US 2864269 A
Description (OCR text may contain errors)
A. MOTTU 2,864,269
HEADSTOCK FOR HIGHLY ACCURATE MACHINE TOOLS Dec. 16, 1958 Filed Aug. 22, 1955 United States Patent riEAnsroCK FOR HIGHLY ACCURATE MACHINE TOOLS Andr Mottu, Geneva, Switzerland, assignor to Societe Genevoise dlnstruments de Physique, Geneva, Switzerland, a firm of Switzerland Application August 22, 1955, Serial No. 529,605
Claims priority, application Switzerland October 20, 1954 2 Claims. (Cl. 77-3) It is a well-known fact that machine tools, the spindles of which have a horizontal axis and in particular boring machines do not allow reaching a high machining accuracy. This is due to various reasons and chiefly to the fact that the heating of the headstock produces an undesired shifting of the spindle axis. As a matter of fact, this heating expands the body of the headstock and increases the distance between the axis of the spindle and the plane of the slideways provided on the upright and slider carrying the headstock. The most objectionable point consists in that the heat developed by the moving part varies with the number of revolutions executed per minute and that the speed of cooling is not uniform, since it depends on the difference between room tempera ture and the temperature of the headstock. This leads to a considerable lack of stability in the location of the spindle axis.
Various means have been resorted to with a view to removing this drawback. The simplest means consist in the use of a high power fan which produces a circulation of air inside the headstock; but it is generally difficult to house such a fan which must be equipped with oil filters so as to prevent the air saturated with oil droplets projected outwardly by the gears and flowing inside the headstock, from being rejected immediately into the outer atmosphere, since this would require a frequent refilling with oil and might also inconvenience the operator.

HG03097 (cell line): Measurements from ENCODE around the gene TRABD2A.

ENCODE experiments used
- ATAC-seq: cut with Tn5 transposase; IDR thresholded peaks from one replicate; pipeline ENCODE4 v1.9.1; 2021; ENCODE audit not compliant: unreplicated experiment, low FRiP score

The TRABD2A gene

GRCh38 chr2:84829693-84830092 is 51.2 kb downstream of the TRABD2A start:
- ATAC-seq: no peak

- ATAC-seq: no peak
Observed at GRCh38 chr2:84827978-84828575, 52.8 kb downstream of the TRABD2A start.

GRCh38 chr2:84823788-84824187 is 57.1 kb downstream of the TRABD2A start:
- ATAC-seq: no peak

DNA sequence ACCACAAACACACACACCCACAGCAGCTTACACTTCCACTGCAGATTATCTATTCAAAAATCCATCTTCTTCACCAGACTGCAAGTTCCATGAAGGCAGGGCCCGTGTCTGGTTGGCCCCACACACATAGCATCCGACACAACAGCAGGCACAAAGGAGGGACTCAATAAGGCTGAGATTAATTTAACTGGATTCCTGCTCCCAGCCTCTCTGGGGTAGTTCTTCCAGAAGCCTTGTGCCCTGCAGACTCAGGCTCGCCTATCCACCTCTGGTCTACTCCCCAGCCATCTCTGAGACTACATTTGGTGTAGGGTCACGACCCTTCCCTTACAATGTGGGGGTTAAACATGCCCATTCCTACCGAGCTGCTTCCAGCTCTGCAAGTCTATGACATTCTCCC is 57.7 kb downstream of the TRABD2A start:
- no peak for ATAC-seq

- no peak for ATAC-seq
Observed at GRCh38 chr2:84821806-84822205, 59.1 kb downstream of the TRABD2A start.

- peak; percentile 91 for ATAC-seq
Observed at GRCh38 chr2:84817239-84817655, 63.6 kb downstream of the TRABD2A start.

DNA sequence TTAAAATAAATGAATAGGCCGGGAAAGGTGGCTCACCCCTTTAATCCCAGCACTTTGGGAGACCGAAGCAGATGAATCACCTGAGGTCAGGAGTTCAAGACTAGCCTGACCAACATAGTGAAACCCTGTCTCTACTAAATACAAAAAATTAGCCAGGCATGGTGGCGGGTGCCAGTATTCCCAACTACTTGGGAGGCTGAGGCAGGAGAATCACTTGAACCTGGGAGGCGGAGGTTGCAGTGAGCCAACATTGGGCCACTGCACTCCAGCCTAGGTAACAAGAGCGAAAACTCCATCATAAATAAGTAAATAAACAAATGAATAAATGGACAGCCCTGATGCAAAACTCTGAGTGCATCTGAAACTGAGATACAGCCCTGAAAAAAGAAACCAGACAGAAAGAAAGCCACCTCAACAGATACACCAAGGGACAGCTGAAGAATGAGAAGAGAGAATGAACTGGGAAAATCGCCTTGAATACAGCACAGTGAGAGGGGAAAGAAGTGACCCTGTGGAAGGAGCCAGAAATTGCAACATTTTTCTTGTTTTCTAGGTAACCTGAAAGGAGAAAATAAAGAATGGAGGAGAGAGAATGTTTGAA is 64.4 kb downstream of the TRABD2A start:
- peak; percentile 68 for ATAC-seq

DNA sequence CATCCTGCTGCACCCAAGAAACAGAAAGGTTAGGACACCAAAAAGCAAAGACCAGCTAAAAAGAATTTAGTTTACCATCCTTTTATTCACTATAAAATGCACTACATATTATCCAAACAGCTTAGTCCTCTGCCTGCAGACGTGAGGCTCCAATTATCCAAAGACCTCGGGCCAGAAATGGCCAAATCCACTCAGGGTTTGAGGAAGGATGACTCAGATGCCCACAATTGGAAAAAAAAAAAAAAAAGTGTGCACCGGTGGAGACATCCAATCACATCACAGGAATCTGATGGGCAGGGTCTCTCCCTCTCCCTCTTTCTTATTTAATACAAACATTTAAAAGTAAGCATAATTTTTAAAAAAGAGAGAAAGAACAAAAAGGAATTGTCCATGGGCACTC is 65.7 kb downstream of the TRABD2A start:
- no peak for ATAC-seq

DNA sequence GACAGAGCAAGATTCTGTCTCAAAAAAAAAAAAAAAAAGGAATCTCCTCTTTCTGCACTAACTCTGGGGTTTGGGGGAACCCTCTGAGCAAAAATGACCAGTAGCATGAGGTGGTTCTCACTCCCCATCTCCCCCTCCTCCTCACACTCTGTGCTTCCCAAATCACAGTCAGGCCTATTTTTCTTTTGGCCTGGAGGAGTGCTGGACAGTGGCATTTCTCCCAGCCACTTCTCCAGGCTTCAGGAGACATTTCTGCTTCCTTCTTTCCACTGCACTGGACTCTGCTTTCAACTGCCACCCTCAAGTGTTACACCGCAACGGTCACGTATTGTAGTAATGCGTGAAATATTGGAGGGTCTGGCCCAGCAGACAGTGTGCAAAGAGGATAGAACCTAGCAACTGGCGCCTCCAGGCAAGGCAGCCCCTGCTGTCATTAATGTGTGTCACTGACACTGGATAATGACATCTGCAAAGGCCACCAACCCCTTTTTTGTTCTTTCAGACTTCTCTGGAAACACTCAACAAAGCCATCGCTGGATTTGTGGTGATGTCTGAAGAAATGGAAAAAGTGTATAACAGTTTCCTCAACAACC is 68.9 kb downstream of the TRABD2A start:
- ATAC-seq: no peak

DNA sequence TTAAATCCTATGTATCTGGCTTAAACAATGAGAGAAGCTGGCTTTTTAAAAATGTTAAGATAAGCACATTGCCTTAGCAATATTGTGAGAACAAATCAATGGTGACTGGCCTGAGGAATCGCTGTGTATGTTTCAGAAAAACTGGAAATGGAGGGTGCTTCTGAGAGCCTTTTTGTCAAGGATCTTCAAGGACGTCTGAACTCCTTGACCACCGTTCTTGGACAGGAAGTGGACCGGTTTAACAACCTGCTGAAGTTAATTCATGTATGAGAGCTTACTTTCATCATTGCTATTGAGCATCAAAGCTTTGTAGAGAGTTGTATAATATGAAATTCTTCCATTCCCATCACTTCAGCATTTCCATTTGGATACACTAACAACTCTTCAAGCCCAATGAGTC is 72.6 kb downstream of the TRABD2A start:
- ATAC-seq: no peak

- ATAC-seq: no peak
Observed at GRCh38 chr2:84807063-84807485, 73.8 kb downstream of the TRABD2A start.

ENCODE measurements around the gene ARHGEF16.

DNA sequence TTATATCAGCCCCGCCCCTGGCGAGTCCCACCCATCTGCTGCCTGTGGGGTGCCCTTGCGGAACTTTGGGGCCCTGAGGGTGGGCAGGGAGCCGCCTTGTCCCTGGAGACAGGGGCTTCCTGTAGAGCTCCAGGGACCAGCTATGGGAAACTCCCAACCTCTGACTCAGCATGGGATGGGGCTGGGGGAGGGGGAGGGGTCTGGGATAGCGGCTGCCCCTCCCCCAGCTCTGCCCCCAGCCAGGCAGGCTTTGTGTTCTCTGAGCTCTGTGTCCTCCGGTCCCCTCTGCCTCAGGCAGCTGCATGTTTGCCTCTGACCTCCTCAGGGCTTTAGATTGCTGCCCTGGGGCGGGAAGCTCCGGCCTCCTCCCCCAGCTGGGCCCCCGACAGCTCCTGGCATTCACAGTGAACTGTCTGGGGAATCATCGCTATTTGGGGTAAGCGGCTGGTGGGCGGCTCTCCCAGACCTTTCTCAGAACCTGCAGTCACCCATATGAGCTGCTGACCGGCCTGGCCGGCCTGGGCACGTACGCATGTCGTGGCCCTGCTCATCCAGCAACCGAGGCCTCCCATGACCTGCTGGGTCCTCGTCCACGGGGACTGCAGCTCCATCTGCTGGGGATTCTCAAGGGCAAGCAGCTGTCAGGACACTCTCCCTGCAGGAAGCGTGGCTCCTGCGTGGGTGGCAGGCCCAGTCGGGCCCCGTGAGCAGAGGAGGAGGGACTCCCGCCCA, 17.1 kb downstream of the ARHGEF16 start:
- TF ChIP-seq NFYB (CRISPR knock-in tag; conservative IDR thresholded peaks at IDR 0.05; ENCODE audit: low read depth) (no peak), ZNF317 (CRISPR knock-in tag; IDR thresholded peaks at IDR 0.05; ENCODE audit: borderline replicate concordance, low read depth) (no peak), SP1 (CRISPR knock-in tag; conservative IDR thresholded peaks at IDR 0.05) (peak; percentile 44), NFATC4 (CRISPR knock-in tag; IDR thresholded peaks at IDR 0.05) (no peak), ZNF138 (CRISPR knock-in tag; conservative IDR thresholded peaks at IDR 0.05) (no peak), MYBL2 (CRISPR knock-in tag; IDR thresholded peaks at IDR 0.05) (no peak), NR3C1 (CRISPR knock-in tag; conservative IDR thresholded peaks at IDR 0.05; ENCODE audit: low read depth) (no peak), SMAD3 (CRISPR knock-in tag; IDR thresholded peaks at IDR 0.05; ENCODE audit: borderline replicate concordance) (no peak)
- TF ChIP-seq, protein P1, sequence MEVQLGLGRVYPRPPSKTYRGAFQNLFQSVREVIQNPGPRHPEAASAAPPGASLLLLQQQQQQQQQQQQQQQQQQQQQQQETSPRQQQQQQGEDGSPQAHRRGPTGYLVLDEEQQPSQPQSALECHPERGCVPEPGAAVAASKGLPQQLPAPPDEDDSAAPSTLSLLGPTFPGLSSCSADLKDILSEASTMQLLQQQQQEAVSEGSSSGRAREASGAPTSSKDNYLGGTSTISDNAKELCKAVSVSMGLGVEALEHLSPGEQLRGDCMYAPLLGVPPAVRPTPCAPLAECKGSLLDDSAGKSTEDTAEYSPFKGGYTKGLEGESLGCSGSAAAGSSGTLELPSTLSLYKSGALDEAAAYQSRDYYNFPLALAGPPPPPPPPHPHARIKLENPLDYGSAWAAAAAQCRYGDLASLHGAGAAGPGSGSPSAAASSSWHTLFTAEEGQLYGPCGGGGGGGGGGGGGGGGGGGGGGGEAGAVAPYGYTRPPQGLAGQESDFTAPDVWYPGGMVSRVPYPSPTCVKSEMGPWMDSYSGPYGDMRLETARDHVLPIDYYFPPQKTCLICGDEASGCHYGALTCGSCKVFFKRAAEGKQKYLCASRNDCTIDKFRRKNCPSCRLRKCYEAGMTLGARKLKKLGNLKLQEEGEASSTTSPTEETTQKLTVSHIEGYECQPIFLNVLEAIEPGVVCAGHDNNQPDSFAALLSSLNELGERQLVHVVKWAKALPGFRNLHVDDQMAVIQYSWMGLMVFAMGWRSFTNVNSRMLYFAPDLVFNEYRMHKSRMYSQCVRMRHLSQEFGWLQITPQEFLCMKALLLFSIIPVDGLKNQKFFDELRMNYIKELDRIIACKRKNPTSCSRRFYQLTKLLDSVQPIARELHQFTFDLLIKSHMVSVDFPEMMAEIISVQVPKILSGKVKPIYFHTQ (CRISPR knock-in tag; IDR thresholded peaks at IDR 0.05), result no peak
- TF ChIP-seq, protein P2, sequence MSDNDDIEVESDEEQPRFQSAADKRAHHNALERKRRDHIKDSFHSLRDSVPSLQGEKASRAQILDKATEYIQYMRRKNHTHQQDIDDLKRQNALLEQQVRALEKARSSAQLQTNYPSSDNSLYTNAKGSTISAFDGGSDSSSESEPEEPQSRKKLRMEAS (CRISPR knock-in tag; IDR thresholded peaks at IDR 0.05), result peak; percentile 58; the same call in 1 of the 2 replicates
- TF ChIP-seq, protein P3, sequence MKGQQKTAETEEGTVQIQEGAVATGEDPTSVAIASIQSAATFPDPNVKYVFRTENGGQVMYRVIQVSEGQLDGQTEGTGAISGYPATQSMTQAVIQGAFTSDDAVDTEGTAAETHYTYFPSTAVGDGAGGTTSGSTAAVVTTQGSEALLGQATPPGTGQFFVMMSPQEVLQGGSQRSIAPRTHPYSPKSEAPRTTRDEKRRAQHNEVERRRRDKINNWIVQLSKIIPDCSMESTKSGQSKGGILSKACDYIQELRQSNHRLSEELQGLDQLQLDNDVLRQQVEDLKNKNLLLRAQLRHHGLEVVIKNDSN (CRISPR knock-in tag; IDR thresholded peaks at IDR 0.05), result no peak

Another prior proposition which may be applicable to headstocks sliding over two slideways, consists in making the plane or planes of the said slideways pass through the axis of the spindle and in thermally insulating the stationary or sliding elements through any known means.
This solution, however is not satisfactory since it leads to constructional diflicultics and allows correcting the shifting of the spindle axis only in a single direction.
The present invention has for its object to remove the above disclosed drawbacks and covers a machine tool provided with a headstock and a tool-carrying spindle having a horizontal axis, the said headstock being adapted to move horizontally over a support forming part of the machine, e. g., a vertically movable cross-member slidingly mounted on an upright of the machine.
My impfoved machine tool is characterized by the fact that the shifting of the headstock is obtained through the agency of three slideways parallel with the axis of the spindle and provided on a support for said headstock, two ofsaid slideways extending vertically in planes lying to either side of the axis of the spindle while the third slideway is horizontal; the corresponding contacting surfaces provided on the headstock for engagement with said three i slideways are arranged in a manner such that an oblique plane containing the axis of the spindle also contains hori- Patented Dec. 16, 1958 Accompanying drawing illustrates byway of example a preferred embodiment of the invention, as applied to a boring machine. In said drawing:
Fig. 1 is an elevational view of the machine;
Fig. 2 is a partial view in the direction of the arrow F of Fig. 1;
Fig. 3 is a diagram illustrating the operation of the headstock.
Turning to Fig. 1, the frame 1 of the boring machine carries on the one hand an upright 2 and on the other hand a Work-carrying table 3 sliding over the slideways 4 and 5.
The upright 2 is provided with two vertical slideways 6 and 7 along which the cross-member 8 is vertically shiftable. The said cross-member is carried by hydraulic pistons 9 and 10 and includes three horizontal slideways 11,
12 and 13 which serve for carrying and guiding the headstock 14, the spindle 15 of which is controlled by the motor 16.